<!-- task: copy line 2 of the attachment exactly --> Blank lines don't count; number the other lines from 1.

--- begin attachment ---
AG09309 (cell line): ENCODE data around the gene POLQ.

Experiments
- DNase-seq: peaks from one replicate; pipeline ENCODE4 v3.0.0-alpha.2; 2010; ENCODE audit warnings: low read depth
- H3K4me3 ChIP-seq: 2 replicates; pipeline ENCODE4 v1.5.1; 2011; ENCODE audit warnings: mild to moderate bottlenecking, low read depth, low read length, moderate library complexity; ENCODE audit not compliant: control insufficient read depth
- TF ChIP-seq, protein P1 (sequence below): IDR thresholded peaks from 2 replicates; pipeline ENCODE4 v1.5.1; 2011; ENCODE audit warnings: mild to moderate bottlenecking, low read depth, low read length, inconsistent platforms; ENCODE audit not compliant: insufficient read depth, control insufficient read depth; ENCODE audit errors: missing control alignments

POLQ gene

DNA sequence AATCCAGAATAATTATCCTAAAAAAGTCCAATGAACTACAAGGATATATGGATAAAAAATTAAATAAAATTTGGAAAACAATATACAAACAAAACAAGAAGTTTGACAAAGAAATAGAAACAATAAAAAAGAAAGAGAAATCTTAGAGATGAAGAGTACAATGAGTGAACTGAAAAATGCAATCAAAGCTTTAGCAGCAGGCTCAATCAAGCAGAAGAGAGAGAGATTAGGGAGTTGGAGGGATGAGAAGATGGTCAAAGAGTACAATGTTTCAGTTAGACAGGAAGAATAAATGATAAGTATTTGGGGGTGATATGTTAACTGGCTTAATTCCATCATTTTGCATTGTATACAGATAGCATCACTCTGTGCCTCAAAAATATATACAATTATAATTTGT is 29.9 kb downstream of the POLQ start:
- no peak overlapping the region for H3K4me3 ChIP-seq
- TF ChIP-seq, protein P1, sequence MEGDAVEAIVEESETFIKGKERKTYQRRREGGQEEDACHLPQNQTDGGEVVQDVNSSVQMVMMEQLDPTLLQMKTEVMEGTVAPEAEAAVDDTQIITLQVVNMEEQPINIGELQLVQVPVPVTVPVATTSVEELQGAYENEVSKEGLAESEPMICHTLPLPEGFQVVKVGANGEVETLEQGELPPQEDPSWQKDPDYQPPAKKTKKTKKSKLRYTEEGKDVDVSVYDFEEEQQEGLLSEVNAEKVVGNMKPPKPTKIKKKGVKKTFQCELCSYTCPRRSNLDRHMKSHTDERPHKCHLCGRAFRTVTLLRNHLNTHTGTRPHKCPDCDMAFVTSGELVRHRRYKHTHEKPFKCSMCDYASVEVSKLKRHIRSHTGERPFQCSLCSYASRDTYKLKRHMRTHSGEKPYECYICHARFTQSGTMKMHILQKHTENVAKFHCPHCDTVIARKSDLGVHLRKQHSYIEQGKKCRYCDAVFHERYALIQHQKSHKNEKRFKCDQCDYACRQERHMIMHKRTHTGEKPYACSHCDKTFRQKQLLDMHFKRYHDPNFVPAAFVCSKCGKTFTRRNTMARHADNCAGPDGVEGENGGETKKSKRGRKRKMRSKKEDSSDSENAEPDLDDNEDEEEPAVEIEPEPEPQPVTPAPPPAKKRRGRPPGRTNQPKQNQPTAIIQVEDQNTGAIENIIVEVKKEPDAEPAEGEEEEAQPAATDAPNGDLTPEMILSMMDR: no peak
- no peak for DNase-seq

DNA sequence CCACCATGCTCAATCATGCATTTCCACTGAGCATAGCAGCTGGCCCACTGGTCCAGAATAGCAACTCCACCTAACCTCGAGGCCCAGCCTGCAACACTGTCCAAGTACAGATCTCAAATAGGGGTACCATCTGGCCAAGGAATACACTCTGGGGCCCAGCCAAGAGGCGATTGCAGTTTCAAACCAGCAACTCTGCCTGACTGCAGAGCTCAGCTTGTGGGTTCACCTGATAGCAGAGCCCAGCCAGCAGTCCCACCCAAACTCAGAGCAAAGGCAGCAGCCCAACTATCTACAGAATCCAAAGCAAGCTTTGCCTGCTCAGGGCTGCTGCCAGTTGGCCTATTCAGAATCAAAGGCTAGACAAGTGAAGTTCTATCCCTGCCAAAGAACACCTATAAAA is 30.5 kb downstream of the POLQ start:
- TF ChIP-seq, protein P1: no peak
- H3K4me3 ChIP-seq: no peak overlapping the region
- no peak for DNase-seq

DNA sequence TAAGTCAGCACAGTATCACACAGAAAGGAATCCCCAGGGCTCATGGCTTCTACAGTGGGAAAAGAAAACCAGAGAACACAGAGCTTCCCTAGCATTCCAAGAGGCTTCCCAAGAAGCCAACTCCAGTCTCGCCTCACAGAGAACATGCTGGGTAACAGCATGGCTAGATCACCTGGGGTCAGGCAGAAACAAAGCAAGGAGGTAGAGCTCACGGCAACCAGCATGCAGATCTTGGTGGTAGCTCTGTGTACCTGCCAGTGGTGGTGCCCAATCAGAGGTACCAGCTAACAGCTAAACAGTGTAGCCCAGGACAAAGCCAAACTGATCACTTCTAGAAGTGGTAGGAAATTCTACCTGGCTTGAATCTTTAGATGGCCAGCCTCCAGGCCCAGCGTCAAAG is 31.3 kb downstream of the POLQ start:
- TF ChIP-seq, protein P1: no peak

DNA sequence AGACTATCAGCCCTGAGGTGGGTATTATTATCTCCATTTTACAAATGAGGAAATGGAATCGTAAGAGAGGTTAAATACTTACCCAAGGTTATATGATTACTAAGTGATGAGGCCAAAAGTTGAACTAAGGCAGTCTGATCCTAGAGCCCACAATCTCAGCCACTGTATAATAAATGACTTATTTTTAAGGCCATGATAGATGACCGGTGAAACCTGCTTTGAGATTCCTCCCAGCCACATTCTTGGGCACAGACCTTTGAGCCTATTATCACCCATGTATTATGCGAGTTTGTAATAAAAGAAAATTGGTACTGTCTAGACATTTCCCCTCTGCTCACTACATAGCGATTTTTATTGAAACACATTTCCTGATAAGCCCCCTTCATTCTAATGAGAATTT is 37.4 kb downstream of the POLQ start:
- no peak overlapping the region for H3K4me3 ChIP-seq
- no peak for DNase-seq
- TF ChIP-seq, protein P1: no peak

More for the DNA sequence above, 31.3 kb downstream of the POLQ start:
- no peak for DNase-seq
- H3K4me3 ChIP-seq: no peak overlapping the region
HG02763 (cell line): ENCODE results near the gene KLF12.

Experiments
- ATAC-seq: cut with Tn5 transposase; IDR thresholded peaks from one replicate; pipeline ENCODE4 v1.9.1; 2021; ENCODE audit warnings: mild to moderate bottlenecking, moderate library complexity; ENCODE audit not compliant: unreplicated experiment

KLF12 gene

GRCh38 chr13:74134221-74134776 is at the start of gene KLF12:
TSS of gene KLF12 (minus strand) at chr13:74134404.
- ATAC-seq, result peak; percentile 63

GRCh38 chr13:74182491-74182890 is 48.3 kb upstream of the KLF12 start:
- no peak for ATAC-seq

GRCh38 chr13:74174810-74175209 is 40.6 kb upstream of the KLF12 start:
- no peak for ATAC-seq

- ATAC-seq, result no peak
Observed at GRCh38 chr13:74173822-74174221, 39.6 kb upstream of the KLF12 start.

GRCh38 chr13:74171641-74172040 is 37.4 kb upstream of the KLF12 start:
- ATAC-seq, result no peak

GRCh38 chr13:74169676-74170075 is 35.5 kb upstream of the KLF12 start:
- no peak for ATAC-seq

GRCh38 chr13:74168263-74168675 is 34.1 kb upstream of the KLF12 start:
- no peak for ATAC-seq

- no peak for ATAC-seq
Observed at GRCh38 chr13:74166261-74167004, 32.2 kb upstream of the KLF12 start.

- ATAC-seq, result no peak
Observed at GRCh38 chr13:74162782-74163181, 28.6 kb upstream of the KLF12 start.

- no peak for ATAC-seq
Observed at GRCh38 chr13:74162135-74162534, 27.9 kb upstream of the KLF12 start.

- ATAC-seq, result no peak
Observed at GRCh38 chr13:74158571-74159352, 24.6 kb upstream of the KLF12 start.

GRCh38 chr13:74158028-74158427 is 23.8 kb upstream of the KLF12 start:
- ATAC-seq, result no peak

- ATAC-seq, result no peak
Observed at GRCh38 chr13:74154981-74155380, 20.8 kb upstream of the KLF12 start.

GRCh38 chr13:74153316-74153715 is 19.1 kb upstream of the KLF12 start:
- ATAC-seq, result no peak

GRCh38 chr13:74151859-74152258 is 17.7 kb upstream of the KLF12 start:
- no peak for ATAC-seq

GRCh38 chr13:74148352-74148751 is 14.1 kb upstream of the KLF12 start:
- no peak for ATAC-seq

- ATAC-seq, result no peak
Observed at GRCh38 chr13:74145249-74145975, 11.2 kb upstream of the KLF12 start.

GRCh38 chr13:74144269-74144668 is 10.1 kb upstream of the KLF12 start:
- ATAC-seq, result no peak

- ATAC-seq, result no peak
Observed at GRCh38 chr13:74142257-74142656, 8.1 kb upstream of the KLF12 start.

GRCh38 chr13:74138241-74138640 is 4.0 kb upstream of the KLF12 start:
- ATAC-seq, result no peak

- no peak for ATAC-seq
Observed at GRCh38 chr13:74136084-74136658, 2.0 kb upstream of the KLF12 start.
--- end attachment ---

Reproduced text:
Experiments